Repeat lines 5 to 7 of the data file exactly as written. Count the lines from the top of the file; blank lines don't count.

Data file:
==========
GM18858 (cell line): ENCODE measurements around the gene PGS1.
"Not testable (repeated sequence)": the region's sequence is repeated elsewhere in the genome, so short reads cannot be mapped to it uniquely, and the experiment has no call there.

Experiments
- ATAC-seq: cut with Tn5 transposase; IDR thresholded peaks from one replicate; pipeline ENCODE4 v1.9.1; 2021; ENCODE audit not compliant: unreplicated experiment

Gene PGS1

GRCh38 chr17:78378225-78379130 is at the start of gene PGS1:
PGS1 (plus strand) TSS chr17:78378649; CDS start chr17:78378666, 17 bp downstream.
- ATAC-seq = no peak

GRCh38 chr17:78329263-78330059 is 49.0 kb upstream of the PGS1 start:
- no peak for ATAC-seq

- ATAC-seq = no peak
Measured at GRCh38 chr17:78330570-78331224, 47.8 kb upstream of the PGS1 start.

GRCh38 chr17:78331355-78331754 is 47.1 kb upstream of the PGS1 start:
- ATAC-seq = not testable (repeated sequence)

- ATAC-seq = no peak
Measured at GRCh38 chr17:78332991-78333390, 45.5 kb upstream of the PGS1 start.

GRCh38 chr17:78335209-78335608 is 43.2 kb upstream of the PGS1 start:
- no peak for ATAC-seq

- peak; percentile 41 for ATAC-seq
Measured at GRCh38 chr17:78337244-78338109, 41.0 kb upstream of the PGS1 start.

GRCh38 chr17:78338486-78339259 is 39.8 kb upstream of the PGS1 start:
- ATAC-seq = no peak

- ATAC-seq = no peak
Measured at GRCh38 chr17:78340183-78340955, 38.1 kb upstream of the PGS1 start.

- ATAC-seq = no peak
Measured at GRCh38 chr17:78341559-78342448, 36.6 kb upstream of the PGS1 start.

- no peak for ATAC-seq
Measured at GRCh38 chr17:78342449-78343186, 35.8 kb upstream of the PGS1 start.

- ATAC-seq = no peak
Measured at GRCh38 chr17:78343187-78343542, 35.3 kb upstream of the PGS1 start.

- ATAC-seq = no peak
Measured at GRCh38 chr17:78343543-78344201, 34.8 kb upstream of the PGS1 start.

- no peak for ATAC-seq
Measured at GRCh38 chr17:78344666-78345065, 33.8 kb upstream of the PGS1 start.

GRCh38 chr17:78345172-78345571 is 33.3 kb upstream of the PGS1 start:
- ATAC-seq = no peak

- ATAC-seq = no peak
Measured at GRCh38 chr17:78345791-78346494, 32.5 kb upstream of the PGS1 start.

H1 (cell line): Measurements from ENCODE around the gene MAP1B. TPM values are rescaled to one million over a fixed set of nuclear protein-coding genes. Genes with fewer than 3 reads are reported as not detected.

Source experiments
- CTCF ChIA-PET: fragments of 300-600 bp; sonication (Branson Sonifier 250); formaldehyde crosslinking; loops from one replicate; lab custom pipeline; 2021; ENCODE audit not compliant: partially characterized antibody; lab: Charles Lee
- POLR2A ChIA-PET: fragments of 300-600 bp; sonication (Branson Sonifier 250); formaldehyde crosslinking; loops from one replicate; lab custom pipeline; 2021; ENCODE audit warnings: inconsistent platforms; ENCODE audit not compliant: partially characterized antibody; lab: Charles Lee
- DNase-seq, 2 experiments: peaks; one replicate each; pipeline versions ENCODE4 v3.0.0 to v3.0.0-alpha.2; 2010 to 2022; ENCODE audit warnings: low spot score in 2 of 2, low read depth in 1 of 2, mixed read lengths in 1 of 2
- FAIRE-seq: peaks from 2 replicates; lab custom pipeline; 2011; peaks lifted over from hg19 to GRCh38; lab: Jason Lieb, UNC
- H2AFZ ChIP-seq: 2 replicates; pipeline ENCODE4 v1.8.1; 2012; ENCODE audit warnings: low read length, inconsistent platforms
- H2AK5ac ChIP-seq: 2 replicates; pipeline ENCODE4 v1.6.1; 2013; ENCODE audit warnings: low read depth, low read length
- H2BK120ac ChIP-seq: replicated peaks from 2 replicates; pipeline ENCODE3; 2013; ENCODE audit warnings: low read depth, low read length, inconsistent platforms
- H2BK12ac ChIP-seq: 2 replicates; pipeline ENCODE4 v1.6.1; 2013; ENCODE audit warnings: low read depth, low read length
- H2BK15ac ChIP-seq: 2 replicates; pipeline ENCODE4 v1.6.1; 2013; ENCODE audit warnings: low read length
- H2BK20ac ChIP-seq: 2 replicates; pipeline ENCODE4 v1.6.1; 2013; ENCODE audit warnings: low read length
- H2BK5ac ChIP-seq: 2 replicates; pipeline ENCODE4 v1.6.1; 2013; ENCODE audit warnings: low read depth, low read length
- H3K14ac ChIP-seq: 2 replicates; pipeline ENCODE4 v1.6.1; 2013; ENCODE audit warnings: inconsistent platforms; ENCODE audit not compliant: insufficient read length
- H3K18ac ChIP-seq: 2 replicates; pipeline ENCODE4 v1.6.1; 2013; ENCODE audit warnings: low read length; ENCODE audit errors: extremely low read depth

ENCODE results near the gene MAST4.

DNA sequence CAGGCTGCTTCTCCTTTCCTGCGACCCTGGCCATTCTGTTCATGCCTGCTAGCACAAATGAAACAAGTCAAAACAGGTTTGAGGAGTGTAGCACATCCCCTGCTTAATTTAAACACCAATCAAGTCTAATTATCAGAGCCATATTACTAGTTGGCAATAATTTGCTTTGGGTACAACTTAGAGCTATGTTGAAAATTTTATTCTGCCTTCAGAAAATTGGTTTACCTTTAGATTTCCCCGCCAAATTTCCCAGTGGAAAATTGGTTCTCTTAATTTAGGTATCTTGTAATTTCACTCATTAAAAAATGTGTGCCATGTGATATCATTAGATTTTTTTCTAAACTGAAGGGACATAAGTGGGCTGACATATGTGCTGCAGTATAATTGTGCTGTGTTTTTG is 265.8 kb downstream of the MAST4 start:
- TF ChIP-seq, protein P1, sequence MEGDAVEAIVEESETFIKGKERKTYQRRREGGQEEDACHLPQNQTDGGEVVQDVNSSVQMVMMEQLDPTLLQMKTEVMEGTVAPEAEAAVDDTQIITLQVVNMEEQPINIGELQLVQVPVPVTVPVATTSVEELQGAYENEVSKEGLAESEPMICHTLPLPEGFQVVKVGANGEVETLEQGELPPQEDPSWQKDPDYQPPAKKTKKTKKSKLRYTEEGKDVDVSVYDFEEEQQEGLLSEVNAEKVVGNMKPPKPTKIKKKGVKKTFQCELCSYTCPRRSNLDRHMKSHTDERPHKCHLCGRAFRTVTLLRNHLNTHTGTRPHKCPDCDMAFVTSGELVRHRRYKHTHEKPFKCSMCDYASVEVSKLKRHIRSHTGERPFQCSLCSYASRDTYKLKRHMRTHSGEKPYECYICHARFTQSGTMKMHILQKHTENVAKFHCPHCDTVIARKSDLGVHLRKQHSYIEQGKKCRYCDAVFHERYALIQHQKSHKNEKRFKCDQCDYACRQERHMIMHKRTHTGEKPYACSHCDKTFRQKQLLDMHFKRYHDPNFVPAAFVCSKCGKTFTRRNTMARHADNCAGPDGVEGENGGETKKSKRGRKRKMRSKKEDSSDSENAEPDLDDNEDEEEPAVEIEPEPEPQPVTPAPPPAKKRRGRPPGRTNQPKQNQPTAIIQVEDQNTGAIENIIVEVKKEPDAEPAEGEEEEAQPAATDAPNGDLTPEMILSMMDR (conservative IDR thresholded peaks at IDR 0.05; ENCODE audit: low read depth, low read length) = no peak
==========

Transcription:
Gene PGS1

GRCh38 chr17:78378225-78379130 is at the start of gene PGS1:
PGS1 (plus strand) TSS chr17:78378649; CDS start chr17:78378666, 17 bp downstream.